My new mother was an interesting product of the times. She didn’t fit into the classic Pepsi Cola and Good Housekeeping images of women, although she was very attractive when she dressed for a special occasion; she was a bit of a “tomboy” and could hold her own in any game of softball, badminton or basketball. She was also the parent I looked to for emotional protection, particularly when it came to my father. She was almost always able to smooth out and bridge the obvious divide between my father and me. I learned I could trust her to be very subtly in my corner, but it was a conditional kind of trust. I was always doing my best to please her in ways that, looking back, were quite sweet. I believe now that she recognized me as a child of God, perhaps a bit too sensitive but she seemed to understand.
In those early days I was also fed information—misinformation, much of it—about my birth parents and here’s what I remember hearing. “No one knew who your father was and your mother was a trollop and had to give you up.” That misinformation translated in my brain and heart as “I’m unlovable,” “I’m not wanted,” and “I’m damaged goods.” It was only when I was much, much older that I would learn the real truth about my birth parents and siblings I never was told about until I actually met them.
The other member of my adopted family was their natural son, the one they gave birth to and who I saw as their “real” son, once again seeing myself on the outside of this family, not as a bonafide member of it. He was five years older than I and he became the standard against which I never felt I met. “I didn’t measure up!” Despite these feelings and beliefs, I idolized my brother. He was handsome (better looking than James Dean I used to think), he was well-liked by everyone, and he was clearly the “apple of his father’s eye.” He could also be very caring and I so wanted him to hold me and tell me I mattered. I wanted from him what I wanted from my father and wasn’t getting. Looking back, I realized I wanted to be held because in all the first six or seven years of my life, I have no recollection of ever being held or touched by anyone, in a good way at least. And all of us need that. But being aware of this need only reinforced the fear that there was something wrong with me.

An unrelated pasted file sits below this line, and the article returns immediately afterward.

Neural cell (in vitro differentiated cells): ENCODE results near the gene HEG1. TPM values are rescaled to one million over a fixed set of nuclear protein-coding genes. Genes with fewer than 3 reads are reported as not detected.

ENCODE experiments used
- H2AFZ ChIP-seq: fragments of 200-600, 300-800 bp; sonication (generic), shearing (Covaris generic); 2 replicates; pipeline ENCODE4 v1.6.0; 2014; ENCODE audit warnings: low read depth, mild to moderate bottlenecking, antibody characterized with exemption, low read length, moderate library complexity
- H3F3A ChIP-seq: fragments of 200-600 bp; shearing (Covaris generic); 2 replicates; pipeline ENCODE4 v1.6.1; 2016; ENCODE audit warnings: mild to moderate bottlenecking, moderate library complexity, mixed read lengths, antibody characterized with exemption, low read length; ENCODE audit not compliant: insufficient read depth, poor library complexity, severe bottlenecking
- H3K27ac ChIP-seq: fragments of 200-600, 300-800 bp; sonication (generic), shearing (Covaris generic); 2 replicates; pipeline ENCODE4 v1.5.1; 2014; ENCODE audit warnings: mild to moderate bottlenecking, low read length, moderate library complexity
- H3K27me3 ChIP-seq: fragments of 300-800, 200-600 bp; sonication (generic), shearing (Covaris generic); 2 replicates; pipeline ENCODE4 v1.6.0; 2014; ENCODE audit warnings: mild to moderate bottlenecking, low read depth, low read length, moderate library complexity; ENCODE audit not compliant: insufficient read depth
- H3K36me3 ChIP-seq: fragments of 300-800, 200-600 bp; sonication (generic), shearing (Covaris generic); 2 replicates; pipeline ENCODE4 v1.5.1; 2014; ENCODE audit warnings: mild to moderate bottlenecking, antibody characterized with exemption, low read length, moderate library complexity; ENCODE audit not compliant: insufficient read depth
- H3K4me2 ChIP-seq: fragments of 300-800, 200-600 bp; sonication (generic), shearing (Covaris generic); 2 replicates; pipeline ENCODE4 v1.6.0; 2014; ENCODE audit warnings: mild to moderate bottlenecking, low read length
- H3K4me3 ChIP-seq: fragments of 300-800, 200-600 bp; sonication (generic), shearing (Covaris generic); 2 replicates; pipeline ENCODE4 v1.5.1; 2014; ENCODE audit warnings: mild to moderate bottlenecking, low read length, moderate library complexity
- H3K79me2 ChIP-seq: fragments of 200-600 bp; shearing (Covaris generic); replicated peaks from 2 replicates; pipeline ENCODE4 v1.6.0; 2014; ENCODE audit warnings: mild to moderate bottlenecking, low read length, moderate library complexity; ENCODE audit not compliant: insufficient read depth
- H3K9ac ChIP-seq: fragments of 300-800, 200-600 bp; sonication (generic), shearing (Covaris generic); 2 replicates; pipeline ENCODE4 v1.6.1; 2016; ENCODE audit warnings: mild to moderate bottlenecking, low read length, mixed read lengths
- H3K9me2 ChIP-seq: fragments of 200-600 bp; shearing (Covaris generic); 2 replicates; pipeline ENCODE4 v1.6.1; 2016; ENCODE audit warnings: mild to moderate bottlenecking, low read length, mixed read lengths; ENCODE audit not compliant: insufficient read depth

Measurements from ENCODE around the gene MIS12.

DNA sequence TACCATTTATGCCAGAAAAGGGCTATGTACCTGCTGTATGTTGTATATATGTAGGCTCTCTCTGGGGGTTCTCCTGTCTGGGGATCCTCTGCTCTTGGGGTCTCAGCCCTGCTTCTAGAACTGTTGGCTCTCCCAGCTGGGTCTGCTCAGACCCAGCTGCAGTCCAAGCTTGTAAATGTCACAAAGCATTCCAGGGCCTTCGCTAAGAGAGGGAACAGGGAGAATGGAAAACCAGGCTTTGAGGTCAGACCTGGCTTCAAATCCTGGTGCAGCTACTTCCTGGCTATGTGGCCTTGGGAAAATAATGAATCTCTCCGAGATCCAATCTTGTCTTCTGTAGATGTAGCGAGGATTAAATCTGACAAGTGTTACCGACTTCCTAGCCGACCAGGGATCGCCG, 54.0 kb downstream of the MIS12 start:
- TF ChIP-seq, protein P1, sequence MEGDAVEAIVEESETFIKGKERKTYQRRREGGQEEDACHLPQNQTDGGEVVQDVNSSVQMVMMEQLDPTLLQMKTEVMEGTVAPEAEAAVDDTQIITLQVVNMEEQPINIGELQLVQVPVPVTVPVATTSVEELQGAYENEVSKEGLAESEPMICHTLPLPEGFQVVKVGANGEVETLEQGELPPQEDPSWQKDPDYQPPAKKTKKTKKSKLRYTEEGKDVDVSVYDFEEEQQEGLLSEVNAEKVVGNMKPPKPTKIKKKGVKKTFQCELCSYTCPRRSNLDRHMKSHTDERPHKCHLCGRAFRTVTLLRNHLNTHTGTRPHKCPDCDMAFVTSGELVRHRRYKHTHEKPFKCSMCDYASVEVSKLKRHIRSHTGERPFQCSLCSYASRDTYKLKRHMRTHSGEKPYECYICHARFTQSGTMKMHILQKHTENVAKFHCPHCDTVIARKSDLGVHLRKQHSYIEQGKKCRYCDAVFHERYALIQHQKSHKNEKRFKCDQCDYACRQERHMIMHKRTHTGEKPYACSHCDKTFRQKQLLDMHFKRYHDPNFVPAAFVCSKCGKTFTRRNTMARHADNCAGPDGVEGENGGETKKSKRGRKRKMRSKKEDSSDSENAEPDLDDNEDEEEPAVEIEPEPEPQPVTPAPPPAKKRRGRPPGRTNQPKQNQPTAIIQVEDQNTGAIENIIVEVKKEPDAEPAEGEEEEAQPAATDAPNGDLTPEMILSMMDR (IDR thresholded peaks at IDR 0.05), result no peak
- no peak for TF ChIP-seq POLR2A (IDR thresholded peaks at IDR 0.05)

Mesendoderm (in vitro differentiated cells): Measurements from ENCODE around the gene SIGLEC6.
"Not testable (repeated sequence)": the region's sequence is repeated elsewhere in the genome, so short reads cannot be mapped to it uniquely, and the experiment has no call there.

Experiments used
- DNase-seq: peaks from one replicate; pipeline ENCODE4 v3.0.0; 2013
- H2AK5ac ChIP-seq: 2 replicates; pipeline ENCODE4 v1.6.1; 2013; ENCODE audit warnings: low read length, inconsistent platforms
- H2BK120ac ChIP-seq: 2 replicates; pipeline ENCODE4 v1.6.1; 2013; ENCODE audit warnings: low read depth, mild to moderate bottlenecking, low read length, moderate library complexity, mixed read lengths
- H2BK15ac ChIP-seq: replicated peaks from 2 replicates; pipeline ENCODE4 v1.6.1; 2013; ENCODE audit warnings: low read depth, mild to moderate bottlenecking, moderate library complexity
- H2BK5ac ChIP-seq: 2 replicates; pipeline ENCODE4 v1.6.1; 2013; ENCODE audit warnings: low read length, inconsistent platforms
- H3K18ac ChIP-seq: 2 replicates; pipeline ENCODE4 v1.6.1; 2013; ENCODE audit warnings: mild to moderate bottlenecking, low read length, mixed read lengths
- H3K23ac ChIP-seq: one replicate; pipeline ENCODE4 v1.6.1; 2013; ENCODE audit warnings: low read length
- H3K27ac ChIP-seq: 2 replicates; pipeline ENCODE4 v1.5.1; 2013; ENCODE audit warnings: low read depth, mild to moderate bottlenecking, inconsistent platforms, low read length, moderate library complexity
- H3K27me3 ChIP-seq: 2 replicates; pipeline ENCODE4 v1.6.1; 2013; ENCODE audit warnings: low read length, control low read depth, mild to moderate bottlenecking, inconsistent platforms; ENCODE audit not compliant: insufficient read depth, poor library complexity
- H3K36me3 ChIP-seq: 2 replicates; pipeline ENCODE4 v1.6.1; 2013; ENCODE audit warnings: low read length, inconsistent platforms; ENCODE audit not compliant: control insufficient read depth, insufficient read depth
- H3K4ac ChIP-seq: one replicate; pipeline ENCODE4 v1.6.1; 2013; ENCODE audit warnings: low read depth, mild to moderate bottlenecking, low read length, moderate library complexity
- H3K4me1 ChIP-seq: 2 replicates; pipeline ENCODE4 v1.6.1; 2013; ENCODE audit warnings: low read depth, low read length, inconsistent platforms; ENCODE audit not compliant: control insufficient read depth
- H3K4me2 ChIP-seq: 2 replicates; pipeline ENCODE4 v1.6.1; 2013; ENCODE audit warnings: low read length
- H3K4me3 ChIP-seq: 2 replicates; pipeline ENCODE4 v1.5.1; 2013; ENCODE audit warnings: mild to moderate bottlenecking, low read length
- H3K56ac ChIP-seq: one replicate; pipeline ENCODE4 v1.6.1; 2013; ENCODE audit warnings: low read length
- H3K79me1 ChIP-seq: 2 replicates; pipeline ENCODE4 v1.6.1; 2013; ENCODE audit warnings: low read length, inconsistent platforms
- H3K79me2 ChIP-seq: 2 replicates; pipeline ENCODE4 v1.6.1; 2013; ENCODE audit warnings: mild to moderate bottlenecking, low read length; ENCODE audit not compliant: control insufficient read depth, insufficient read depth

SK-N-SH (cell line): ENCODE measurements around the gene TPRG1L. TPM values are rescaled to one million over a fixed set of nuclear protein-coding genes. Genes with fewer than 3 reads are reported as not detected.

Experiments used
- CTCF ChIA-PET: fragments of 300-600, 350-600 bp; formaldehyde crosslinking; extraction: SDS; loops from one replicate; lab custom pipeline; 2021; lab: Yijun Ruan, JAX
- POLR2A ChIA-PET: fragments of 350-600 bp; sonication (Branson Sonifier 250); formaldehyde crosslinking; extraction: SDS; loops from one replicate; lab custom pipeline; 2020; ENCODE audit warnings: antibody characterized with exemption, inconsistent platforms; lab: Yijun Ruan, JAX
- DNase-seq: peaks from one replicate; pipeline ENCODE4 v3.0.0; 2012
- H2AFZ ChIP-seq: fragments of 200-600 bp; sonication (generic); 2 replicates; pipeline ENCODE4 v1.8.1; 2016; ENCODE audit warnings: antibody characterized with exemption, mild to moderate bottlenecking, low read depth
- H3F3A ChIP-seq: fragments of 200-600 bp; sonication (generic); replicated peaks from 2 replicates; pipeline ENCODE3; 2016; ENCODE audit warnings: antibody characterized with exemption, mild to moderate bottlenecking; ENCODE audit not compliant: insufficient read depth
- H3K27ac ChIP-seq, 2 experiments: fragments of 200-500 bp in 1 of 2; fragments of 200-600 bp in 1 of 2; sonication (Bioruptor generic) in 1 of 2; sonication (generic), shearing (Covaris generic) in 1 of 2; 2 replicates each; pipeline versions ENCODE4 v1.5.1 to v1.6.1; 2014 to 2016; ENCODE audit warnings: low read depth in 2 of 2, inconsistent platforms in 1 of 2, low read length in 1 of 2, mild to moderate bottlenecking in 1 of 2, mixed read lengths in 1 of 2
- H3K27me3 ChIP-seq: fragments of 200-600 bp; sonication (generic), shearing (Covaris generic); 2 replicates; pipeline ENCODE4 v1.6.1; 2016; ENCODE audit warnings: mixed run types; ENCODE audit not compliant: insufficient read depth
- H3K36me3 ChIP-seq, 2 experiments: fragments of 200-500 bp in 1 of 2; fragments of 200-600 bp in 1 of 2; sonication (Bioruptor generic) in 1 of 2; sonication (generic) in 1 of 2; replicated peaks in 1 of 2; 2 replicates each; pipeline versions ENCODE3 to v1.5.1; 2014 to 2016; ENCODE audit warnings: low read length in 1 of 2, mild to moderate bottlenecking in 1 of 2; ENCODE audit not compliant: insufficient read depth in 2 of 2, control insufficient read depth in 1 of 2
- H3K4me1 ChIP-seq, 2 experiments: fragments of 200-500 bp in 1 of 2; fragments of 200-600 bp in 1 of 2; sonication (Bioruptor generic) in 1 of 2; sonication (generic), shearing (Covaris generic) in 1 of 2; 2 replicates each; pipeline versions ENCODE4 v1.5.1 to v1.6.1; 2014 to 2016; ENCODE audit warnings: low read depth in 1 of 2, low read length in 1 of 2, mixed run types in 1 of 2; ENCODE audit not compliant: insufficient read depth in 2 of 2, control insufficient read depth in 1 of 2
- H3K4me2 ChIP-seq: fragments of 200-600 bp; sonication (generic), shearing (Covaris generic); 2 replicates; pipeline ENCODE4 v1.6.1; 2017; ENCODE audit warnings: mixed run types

So those were some of the negative self-judgments I took on. And of course, as I grew into an adult and left home to make a life for myself, I found myself judging others. Why? Because when one grows up comparing themselves to others, wanting to disprove the self-judgments we’ve come to believe, we’re most likely going to “come up short.” And there is a lot of emotional pain attached to self-judgments, so we either push them down out of our minds and allow them to fester or we project them out onto others. “It’s their fault I feel this way! They’re not very nice and you can’t trust people like that! We lash out or if we’ve learned how to be subtle in expressing our judgment and our anger, we couch what we say in a passive-aggressive manner. Little “gotchas!”
I learned during my first eighteen years many more things that I carried on into all of my relationships as an adult. Here are a few of them. Seeing how my mother and father related to one another, I learned that the man was supposed to be the head of a household, that the wife was subservient and shouldn’t question her husband, that each had their areas of responsibility. The man assigned a certain amount of money that should be spent on household expenses and that while all the money they earned went into joint accounts, one for savings and one for checking, any major purchases had to be discussed before either spouse ordered or purchased it.
Women were supposed to take care of all the housecleaning, laundry, cooking and sewing, making the beds, etc. The man was responsible for the garage and all outside maintenance of the lawn and shrubs and plantings. I carried these beliefs into my marriage and one of the consequences of all these shadow beliefs was I almost pushed the love of my life out of my life after she finally claimed her own inner powers and left me seven years into our marriage. That was a wakeup call for me and I thank God for that very painful period, for it forced me to look within and begin the long journey toward a greater understanding of God’s presence in my life.
As for other relationships, I found them hard to form. It was difficult for me to just be myself because of the low self-esteem I had and because I wasn’t able to trust others. I had to keep my distance. It made for a very solitary existence and a pattern of avoiding any activities that involved team work, preferring those interests, like music and art, that allowed me to use my talents.
I should also mention that, for the years between my eighteenth birthday and a dark, rainy night in 1973, when I reached a point of no return and surrendered, alcohol and drugs had become my tools of survival. They allowed me to numb the emotional pain of carrying on all the hidden false beliefs which were slowly taking control of my life, a life that was spinning out of my control. All in an effort to hide my secrets.
I have hopefully shared with you enough about how judgment showed up in my life, what its sources were, and some of the ways it impacted my life. And having accomplished that, I also hope that you’ve had an opportunity to identify some of the sources and impacts of judgment in your life. As I’ve said before, it’s important you treat yourself with compassion and understanding as you allow what may have been hidden in the shadows of your subconscious mind to surface into the light. For as we move into the Light and claim our God-selves, we discover what the shadows have been hiding: the false beliefs and an awareness of our divinity and the unlimited possibilities that await us when we allow the twelve spiritual powers within to be expressed through us.
In the next chapter we will explore ways to suspend and transform those judgments.